dakinemaui Hi and thanks a lot for your reply. No, the account register doesn't fit my needs because I just use the register to enter my bank or cash movements. My "working screen" is the budget one. In my opinion, it is there where I should need to clearly view which categories need to be budgeted asap because there are scheduled transactions coming (and if they were ordered by due date it would be awesome 'cause I would budget firstly the ones which their due date is coming sooner). Thanks anyway for your time and for giving me your point of view and try to solve my issue.

      Like
      • dakinemaui
      • dakinemaui
      • 7 mths ago
      • 2
      • Reported - view

      equilatero Thoughts about the common practice of dragging categories so they are in the order of payment? Or the group by paycheck approach?

      Like 2
      • equilatero
      • equilatero
      • 7 mths ago
      • Reported - view

      dakinemaui I saw in different YNAB workshops the use of categories grouped by its relevance but that doesn't work in my case, because reporting is something I use a lot and I need to be able to conclude information about my areas of interest: personal, finances, holiday, kids, investment and so forth. Organizing my categories into groups of importance would be a complete mess for me...

      Like
  • equilatero said:
    I think it would be great to have a different color to make a visual difference between both 'cause I think it is a VERY IMPORTANT difference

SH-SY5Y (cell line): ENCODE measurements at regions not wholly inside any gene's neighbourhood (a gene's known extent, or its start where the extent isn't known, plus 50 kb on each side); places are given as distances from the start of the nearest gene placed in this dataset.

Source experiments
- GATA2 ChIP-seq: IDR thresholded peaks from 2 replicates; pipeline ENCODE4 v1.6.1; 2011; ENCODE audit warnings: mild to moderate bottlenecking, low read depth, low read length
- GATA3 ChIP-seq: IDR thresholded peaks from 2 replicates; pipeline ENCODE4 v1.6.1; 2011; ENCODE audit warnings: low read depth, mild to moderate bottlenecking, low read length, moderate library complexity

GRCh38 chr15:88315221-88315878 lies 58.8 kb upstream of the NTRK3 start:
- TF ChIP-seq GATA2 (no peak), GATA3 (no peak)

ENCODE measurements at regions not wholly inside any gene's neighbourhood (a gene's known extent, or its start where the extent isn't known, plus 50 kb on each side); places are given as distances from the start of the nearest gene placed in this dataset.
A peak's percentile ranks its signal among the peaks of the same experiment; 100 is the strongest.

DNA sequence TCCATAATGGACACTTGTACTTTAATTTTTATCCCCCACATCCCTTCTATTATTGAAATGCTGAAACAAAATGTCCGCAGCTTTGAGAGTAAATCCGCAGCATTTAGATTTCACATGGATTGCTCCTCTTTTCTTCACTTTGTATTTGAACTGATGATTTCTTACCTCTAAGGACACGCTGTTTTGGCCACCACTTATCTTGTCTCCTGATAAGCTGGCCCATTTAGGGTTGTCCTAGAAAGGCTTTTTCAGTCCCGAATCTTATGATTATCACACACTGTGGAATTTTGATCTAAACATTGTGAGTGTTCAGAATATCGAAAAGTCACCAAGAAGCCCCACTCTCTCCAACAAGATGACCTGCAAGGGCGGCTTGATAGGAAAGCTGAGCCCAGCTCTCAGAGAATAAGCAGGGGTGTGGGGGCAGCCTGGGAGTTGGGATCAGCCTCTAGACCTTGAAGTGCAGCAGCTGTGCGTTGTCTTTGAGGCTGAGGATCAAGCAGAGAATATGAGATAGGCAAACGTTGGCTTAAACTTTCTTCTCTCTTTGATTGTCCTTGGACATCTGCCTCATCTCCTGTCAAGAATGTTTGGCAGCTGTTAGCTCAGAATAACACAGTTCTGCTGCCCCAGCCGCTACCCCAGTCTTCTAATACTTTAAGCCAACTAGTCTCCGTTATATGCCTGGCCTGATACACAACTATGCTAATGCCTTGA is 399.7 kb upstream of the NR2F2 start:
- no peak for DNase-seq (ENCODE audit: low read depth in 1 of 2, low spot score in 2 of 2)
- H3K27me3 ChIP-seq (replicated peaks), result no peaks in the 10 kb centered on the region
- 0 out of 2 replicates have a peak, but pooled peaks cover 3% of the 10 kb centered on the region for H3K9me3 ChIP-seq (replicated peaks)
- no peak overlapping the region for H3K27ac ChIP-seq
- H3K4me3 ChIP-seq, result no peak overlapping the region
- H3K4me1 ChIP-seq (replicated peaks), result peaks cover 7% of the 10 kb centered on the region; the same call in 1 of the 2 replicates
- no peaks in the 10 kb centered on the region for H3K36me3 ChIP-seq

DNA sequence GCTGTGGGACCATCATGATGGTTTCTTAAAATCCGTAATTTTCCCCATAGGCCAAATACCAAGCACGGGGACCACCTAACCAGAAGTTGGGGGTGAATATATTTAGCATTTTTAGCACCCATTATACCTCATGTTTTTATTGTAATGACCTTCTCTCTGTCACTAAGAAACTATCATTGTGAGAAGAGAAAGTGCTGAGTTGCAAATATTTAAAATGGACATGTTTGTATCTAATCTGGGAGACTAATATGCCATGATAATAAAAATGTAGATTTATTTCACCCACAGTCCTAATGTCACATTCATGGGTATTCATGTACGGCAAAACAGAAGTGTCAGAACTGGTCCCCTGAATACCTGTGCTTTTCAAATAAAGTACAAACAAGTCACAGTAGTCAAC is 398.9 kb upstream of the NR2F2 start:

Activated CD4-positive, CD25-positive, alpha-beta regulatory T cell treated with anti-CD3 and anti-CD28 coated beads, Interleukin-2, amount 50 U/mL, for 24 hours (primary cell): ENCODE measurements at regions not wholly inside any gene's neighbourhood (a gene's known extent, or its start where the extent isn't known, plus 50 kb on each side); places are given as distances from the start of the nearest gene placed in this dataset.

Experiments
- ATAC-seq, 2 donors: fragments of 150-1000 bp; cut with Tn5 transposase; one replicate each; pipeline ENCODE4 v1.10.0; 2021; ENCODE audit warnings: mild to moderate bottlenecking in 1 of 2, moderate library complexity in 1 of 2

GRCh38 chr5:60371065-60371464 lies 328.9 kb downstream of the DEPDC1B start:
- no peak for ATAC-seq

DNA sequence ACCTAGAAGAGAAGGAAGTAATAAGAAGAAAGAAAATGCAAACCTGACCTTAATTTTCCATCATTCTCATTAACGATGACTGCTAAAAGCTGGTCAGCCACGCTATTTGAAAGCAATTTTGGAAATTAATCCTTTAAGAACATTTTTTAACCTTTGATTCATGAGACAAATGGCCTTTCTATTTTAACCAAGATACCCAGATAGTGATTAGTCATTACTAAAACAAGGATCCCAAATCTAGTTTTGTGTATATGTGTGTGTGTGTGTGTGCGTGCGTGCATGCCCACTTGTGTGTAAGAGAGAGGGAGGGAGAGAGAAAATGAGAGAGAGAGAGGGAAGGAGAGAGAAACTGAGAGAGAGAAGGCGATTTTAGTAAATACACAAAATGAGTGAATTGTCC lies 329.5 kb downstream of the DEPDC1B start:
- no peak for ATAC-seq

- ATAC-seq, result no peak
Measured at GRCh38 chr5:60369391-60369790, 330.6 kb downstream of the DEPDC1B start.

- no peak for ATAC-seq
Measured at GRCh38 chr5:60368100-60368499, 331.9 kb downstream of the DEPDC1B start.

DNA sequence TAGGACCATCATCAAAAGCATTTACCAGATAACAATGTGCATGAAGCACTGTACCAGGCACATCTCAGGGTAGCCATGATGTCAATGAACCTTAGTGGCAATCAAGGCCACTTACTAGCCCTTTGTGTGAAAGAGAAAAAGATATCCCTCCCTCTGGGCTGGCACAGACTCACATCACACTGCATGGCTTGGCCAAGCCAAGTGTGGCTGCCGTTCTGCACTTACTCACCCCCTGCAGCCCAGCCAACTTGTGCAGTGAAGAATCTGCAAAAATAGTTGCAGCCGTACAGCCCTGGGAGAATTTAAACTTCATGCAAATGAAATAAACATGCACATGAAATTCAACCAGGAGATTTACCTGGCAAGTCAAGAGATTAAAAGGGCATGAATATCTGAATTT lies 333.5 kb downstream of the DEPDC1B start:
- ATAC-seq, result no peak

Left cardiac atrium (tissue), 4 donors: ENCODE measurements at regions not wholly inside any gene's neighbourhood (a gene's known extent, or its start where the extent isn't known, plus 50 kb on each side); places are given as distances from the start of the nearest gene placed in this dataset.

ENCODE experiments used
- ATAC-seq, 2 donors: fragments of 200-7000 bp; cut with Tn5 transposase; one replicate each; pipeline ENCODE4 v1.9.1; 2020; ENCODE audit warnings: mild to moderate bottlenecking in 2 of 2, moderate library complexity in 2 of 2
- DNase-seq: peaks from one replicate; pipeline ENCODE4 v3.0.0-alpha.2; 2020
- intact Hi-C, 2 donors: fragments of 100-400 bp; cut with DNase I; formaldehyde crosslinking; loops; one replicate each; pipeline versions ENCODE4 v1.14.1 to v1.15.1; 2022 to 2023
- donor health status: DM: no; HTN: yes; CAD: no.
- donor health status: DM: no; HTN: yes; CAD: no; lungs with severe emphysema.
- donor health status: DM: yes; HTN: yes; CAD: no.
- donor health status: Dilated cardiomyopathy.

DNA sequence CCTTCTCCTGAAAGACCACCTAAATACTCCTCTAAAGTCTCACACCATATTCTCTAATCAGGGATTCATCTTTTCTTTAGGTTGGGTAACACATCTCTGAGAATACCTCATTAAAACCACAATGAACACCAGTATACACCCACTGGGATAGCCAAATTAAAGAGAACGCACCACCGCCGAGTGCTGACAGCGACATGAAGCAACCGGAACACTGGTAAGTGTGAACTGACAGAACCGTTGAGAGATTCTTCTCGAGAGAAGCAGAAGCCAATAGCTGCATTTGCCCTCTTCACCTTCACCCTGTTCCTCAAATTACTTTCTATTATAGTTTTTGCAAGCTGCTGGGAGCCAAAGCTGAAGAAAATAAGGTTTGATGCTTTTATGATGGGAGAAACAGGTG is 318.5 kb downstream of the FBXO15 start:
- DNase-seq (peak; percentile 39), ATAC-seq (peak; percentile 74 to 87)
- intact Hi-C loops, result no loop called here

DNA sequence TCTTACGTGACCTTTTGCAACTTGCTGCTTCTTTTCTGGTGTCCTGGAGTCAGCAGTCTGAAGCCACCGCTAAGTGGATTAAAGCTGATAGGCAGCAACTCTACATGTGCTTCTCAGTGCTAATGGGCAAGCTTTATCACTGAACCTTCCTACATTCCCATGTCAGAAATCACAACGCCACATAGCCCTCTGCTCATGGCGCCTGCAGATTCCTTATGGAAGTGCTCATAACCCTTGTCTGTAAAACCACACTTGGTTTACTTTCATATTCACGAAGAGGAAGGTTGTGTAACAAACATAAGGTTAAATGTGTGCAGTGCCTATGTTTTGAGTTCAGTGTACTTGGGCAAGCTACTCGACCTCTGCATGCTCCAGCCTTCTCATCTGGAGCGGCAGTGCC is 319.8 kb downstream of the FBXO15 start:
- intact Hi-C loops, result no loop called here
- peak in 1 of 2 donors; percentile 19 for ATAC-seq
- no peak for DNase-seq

What does it matter? Are you making a case that scheduled are more important? An implicit goal / scheduled transaction on the 30th is probably less important than a monthly goal for the electric bill (not tied to a transaction amount) due on the 10th.

    Like
  • I again dakinemaui  Firstly, thanks for your reply. I think that there is an important difference between a goal and a scheduled transaction. A goal could be something you just would like to achieve (and maybe nothing happens if you don't get it) but a scheduled transaction is something that it's going to be charged in any of your account (at least in my working flow), and you need to have that completely budgeted before the charge comes in. That's why I'm interested in budgeting before the categories in which there is a scheduled transaction previously planified. That's why I consider that focus on categories which have a scheduled transaction is so important and that's why I would like to see them as easy as I could. In the case you mention, I agree with you 100%. I would rather prefer to budget the category related to the electric bill because its due date (10th) comes sooner than the other one (30th). This is the example I'm just figuring out how to manage as easy as I could.

    Like
  • equilatero said:
    A goal could be something you just would like to achieve

    The mere presence of a category signifies a goal, in the layman's sense, of something I would like to achieve.

    I suggest you use a YNAB Goal (capital G for contrast) to drive actual budget allocations. In other words, if a category is important enough for a Goal in YNAB, it should be getting money.

    I agree having a sea of yellow categories which you have no intention of funding is counter-productive.

    Like
  • Hi again dakinemaui !!!!

    Great to read you again, especially because this is turning into a "philosophy" issue, and it's a field I love! hahaha